|Publication number||US4641220 A|
|Application number||US 06/653,492|
|Publication date||Feb 3, 1987|
|Filing date||Sep 21, 1984|
|Priority date||Sep 21, 1984|
|Also published as||CA1239994A, CA1239994A1|
|Publication number||06653492, 653492, US 4641220 A, US 4641220A, US-A-4641220, US4641220 A, US4641220A|
|Inventors||Edmund O. Schweitzer, Jr.|
|Original Assignee||Schweitzer Edmund O Jun|
|Export Citation||BiBTeX, EndNote, RefMan|
|Patent Citations (7), Referenced by (16), Classifications (6), Legal Events (4)|
|External Links: USPTO, USPTO Assignment, Espacenet|
The present invention relates generally to voltage monitoring systems for use in high voltage alternating current power distribution systems, and more particularly, to a voltage monitoring system which mounts on a conventional test point terminal in the power distribution system to control switching functions in the system.
Frequently, in power distribution systems, it is necessary to verify the presence of an operating voltage on a circuit before that circuit is connected into the system. For example, where a load is to be transferred from an existing source to a new source, a switching control circuit prevents the transfer until the presence of voltage in the new source is confirmed. Preferably, to avoid electrical isolation problems attendant with direct connection to a high voltage circuit, verification of the voltage level in the new source is accomplished without direct connection to the monitored circuit. Furthermore, the verification is preferably made without the use of additional connecting circuitry, since this adds to the cost of the installation and precludes future circuit changes. The present invention provides a voltage monitoring system which meets these requirements by providing a system which mounts on a conventional test point of the type commonly used in power distribution systems.
Often cables used to carry alternating current at high voltage levels in power generating and distribution systems are connected to transformers and other system components by means of plug-in connectors which attach to terminals on the component. Connectors of this type often provide one or more test points for capacitively coupling test or circuit condition indicating devices, such as fault indicators, to the conductor of the connector. One such test point mounted fault indicator is described in U.S. Pat. No. 3,906,477 of to the present inventor. Various types of indicator circuits have heretofore been provided for determining whether the conductor is energized by a high voltage current. Examples of such indicator circuits are described in U.S. Pat. Nos. 3,524,178 and 3,328,690. While such indicator circuits provide a means for determining whether the conductor is energized, they do not provide for control of a related switching function.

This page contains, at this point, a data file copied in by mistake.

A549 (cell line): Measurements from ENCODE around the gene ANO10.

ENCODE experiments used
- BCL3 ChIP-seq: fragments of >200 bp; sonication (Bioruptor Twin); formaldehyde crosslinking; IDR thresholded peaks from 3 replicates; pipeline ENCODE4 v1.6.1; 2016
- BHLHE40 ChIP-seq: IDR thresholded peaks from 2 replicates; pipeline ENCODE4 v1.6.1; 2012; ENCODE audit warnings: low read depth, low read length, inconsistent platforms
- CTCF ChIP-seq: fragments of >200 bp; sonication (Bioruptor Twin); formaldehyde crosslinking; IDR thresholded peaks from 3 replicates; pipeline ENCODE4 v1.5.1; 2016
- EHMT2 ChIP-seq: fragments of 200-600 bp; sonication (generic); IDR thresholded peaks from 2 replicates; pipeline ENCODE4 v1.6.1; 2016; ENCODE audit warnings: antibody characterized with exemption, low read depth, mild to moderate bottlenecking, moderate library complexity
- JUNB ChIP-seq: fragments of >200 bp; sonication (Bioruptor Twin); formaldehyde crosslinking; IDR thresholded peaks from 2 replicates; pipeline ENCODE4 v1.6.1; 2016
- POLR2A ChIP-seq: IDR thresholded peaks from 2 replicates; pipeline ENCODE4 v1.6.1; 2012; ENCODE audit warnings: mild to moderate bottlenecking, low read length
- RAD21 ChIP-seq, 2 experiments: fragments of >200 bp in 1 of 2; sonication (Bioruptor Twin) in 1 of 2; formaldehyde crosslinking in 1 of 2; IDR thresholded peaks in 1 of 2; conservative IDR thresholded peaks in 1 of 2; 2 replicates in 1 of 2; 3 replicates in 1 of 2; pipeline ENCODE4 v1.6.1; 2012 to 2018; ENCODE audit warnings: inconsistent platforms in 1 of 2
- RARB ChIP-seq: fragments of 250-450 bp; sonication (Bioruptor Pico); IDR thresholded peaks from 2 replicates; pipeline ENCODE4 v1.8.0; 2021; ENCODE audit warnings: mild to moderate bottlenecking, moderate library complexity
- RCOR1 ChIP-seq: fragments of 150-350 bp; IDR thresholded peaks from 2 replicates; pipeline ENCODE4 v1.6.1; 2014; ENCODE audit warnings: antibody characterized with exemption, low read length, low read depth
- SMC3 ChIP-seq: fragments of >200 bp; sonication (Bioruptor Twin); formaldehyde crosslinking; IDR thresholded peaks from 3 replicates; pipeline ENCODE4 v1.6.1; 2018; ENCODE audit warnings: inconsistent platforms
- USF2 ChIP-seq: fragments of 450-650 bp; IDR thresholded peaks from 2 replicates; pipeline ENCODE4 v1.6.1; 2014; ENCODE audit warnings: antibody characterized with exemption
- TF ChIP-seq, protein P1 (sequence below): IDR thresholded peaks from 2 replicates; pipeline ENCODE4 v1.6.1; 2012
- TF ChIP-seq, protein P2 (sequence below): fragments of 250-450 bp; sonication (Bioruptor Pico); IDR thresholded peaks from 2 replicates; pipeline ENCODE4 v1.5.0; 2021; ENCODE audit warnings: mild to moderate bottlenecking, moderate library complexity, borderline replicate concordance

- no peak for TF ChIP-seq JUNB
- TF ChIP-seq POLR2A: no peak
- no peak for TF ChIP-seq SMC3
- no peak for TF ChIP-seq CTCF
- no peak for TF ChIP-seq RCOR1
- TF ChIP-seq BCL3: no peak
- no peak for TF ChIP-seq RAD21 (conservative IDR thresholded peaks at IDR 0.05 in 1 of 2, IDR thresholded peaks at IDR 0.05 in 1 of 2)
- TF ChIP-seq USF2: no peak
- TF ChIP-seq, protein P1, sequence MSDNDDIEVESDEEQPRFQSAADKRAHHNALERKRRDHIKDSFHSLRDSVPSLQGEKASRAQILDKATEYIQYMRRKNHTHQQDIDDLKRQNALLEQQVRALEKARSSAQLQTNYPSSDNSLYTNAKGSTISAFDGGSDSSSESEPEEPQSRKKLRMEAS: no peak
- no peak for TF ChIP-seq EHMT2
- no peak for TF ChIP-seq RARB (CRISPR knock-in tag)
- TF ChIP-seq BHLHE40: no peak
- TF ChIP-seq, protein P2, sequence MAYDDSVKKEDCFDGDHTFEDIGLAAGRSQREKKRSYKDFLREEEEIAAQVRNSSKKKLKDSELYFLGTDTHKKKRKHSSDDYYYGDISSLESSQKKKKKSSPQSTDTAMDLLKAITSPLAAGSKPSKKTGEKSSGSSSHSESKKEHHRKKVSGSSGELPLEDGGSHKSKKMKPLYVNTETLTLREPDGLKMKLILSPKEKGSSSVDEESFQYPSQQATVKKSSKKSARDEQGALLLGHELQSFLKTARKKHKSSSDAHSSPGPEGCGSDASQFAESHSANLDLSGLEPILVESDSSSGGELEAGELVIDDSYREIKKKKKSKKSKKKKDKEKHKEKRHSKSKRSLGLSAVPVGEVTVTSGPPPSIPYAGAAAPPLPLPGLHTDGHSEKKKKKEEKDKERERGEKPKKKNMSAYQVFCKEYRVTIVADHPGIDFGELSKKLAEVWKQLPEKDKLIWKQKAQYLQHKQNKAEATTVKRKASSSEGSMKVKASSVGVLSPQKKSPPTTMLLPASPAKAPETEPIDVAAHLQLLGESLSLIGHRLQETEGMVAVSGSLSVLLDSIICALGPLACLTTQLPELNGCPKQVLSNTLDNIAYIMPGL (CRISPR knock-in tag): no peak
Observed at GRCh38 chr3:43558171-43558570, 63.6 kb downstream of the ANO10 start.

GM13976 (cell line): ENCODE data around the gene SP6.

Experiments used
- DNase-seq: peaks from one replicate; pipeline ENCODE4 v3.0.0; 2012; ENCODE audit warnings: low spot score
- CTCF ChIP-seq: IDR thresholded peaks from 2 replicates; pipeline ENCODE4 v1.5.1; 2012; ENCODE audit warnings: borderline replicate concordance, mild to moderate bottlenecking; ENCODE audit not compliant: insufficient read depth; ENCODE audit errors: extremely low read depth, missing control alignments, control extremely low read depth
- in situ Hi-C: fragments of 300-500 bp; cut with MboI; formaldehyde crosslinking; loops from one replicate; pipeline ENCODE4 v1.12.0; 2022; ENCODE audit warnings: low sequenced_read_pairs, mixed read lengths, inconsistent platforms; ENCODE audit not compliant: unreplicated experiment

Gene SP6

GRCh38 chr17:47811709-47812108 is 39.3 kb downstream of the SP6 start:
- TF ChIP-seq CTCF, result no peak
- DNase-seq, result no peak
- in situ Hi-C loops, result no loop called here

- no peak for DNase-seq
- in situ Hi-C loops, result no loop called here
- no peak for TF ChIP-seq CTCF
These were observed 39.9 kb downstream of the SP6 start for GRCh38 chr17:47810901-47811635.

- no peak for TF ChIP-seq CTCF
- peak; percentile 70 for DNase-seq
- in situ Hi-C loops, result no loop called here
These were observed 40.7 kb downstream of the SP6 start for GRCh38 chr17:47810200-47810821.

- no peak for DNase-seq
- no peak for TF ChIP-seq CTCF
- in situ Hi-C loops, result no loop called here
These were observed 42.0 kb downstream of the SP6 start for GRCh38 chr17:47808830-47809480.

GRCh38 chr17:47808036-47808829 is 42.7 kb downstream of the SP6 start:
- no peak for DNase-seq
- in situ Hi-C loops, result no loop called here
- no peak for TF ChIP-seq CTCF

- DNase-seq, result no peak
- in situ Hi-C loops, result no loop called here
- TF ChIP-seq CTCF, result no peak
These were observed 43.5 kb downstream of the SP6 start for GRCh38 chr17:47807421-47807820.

The present invention provides a voltage monitoring system which mounts on a conventional power system test point, such as provided in an elbow connector, so as to obviate the need for direct connection to the monitored conductor. By reason of the very high impedance of the connection provided at the test point no additional insulating requirements are entailed. The voltage monitoring system utilizes only a detector unit mounted on the test point and a power supply unit connected to the detector unit by a single flexible cable. The sensing threshold of the system is easily set by means of an adjustment on the sensing unit.
Accordingly, it is a general object of the present invention to provide a voltage monitoring system which provides a control effect for controlling external switching or alarm circuitry, and which can be mounted on the test point of an electrical power distribution system.
It is a more specific object of the present invention to provide a test point mounted voltage monitoring system which is compact in construction and economical to construct.
In accordance with these and other objects of the present invention, a voltage monitoring system for installation on a test point of an electrical power distribution system is provided for providing a control effect indicative of the presence of a voltage above a predetermined minimum level on a monitored conductor of the system. The system includes rectifier means capacitively coupled to the conductor for developing a DC current having a voltage level dependent on the voltage level on the conductor, and a switching device having principal electrodes and a gate electrode. Conduction between the principal electrodes is established upon application of a current above a predetermined threshold to the gate electrode. Output circuit means coupled to the switch device provide a control effect dependent on the conduction state of the switching device. The gate electrode is coupled to the rectifier means whereby a current in excess of the predetermined threshold level is applied to the gate electrode upon the voltage level in the conductor exceeding the predetermined minimum level, causing the output circuit to produce an output indicative thereof.